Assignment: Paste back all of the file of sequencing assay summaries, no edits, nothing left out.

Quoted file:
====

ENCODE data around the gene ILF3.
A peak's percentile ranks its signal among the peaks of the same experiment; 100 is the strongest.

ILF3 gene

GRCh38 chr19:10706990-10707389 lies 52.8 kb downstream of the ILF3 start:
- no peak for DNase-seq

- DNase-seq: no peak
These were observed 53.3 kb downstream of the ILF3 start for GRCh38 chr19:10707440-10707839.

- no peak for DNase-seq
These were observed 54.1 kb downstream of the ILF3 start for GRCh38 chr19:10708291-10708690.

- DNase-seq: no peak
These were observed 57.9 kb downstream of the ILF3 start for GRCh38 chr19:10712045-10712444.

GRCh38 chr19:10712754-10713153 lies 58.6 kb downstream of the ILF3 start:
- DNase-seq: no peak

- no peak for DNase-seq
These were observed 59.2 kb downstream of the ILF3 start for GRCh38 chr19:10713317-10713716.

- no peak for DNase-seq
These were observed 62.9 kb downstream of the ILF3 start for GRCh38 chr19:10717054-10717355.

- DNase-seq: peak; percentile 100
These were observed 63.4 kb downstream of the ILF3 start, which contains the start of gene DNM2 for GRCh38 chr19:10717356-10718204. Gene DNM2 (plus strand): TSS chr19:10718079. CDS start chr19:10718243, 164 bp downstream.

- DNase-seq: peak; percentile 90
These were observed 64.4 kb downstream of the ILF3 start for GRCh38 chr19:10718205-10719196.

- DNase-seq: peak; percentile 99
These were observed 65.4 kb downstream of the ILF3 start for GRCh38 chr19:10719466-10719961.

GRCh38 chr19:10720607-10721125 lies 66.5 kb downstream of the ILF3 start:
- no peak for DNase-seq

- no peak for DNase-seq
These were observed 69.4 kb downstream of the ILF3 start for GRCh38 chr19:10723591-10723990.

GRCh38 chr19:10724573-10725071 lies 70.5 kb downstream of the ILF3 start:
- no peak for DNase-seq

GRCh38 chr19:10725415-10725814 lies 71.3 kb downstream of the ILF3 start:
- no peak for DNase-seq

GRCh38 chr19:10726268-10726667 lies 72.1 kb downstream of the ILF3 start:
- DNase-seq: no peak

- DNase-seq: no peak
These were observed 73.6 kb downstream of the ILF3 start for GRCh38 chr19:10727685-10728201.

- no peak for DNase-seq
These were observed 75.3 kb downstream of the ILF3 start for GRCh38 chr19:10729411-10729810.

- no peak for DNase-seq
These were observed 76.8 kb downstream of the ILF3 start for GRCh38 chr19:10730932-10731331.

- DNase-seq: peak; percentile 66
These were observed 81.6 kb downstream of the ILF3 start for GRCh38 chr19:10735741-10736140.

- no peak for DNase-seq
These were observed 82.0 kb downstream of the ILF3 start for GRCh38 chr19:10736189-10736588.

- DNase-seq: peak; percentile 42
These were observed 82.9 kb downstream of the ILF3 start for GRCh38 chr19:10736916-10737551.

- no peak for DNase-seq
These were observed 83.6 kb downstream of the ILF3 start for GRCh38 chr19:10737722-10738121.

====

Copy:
ENCODE data around the gene ILF3.
A peak's percentile ranks its signal among the peaks of the same experiment; 100 is the strongest.

ILF3 gene

GRCh38 chr19:10706990-10707389 lies 52.8 kb downstream of the ILF3 start:
- no peak for DNase-seq

- DNase-seq: no peak
These were observed 53.3 kb downstream of the ILF3 start for GRCh38 chr19:10707440-10707839.

- no peak for DNase-seq
These were observed 54.1 kb downstream of the ILF3 start for GRCh38 chr19:10708291-10708690.

- DNase-seq: no peak
These were observed 57.9 kb downstream of the ILF3 start for GRCh38 chr19:10712045-10712444.

GRCh38 chr19:10712754-10713153 lies 58.6 kb downstream of the ILF3 start:
- DNase-seq: no peak

- no peak for DNase-seq
These were observed 59.2 kb downstream of the ILF3 start for GRCh38 chr19:10713317-10713716.

- no peak for DNase-seq
These were observed 62.9 kb downstream of the ILF3 start for GRCh38 chr19:10717054-10717355.

- DNase-seq: peak; percentile 100
These were observed 63.4 kb downstream of the ILF3 start, which contains the start of gene DNM2 for GRCh38 chr19:10717356-10718204. Gene DNM2 (plus strand): TSS chr19:10718079. CDS start chr19:10718243, 164 bp downstream.

- DNase-seq: peak; percentile 90
These were observed 64.4 kb downstream of the ILF3 start for GRCh38 chr19:10718205-10719196.

- DNase-seq: peak; percentile 99
These were observed 65.4 kb downstream of the ILF3 start for GRCh38 chr19:10719466-10719961.

GRCh38 chr19:10720607-10721125 lies 66.5 kb downstream of the ILF3 start:
- no peak for DNase-seq

- no peak for DNase-seq
These were observed 69.4 kb downstream of the ILF3 start for GRCh38 chr19:10723591-10723990.

GRCh38 chr19:10724573-10725071 lies 70.5 kb downstream of the ILF3 start:
- no peak for DNase-seq

GRCh38 chr19:10725415-10725814 lies 71.3 kb downstream of the ILF3 start:
- no peak for DNase-seq

GRCh38 chr19:10726268-10726667 lies 72.1 kb downstream of the ILF3 start:
- DNase-seq: no peak

- DNase-seq: no peak
These were observed 73.6 kb downstream of the ILF3 start for GRCh38 chr19:10727685-10728201.

- no peak for DNase-seq
These were observed 75.3 kb downstream of the ILF3 start for GRCh38 chr19:10729411-10729810.

- no peak for DNase-seq
These were observed 76.8 kb downstream of the ILF3 start for GRCh38 chr19:10730932-10731331.

- DNase-seq: peak; percentile 66
These were observed 81.6 kb downstream of the ILF3 start for GRCh38 chr19:10735741-10736140.

- no peak for DNase-seq
These were observed 82.0 kb downstream of the ILF3 start for GRCh38 chr19:10736189-10736588.

- DNase-seq: peak; percentile 42
These were observed 82.9 kb downstream of the ILF3 start for GRCh38 chr19:10736916-10737551.

- no peak for DNase-seq
These were observed 83.6 kb downstream of the ILF3 start for GRCh38 chr19:10737722-10738121.